3. Even though president Obama sought and received Mr Trump’s agreement to lift sanctions on Sudan subject to the five-track plan, it is not clear that Mr trump was aware of the magnitude or details of that agreement. He has shown in ghis short time in office that he is willing to abrogate treaties and agreements on a whim, without much concern for the consequences of his decisions on allies and partners. Sudan is not a country he would be afraid to alienate. In addition, the very fact the plan was initiated by Obama might be seen as an appealing reason to cancel it.
4. Just as Mr Trump lacks historical context for why the sanctions were imposed in 1997, he lacks any information as to why they should now be lifted. There are Christian missionary and rights groups—perhaps the loudest—who see sanctions as a way of bringing the government of Bashir to heel, even though the embargo has not worked and the degree of human misery has increased in every decade. Mr Trump is unlikely to succumb to a humanitarian argument for the repeal of sanctions.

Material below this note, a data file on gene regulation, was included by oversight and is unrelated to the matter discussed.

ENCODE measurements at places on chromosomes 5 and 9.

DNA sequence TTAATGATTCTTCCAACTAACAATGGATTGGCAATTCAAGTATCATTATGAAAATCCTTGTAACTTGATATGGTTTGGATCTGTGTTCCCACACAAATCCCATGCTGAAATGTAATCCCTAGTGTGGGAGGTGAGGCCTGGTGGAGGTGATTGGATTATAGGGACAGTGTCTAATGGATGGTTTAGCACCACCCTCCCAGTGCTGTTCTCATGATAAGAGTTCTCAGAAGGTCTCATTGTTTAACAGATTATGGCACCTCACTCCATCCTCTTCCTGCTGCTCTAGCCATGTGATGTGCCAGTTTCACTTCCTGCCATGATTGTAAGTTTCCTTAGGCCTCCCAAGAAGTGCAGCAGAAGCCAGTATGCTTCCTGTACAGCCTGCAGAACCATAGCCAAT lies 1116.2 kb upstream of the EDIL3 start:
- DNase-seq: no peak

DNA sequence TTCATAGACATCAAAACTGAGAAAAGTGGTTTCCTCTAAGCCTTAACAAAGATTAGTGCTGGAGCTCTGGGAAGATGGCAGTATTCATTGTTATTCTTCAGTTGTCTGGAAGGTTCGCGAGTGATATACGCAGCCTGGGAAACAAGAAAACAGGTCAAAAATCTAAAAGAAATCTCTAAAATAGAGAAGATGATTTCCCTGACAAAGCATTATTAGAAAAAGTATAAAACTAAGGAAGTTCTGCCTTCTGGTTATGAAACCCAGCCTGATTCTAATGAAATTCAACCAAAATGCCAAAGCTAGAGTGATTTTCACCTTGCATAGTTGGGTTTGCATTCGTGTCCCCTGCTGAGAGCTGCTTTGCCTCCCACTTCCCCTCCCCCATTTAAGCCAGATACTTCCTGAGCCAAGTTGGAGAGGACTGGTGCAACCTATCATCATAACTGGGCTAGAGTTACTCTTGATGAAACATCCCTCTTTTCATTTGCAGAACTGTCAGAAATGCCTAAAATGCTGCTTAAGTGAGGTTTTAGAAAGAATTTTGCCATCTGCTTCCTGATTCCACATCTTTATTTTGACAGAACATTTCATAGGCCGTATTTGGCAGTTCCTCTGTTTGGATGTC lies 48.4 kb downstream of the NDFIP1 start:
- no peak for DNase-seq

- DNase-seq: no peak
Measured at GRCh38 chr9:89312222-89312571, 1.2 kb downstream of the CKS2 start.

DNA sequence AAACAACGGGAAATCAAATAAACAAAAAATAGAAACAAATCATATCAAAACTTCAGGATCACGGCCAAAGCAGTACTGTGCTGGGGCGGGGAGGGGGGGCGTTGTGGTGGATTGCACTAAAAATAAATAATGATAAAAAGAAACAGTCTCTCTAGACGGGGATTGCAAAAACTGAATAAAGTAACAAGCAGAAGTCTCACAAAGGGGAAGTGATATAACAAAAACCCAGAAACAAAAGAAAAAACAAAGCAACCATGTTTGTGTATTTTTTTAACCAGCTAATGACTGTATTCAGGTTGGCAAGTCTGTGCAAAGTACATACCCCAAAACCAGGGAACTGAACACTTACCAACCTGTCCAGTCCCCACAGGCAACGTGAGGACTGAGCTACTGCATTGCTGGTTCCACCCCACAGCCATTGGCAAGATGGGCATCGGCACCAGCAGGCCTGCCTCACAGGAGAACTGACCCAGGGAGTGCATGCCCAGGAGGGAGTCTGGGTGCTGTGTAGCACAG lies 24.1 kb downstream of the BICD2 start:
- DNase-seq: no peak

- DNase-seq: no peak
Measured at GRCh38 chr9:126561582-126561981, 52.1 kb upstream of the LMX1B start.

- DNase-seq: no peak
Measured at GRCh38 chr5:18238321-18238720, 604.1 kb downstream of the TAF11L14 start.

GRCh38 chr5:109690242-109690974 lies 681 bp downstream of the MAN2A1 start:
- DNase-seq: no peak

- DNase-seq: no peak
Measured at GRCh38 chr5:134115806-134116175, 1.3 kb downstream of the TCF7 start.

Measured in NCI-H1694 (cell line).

5. And fifth, Mr Trump followed the inept lead of his novice adviser Stephen Miller in January in including Sudan in his Travel Ban directed against six (at first, seven) Muslim majority countries, none of them significantly implicated in terrorist activity against the United States. The list itself is an embarrassing piece of pre-2001 memorabilia based on the movements of terrorist groups twenty years ago and never updated. Having censured Sudan, however, Trump may be unwilling to remove a country from the proscribed list thereby calling his own (or his advisers’) judgement into question.
All in all, the chances for relief from sanctions, so courageously begun in January 2017, are remote. The best that can be hoped for is that Trump will impose a longer waiting period. The worst, that he will terminate the process altogether as a slap in the face to his predecessor and a face-saving maneuver to shore up his militant posture towards the Islamic world. We hope for the Unexpected, and expect the Irrational.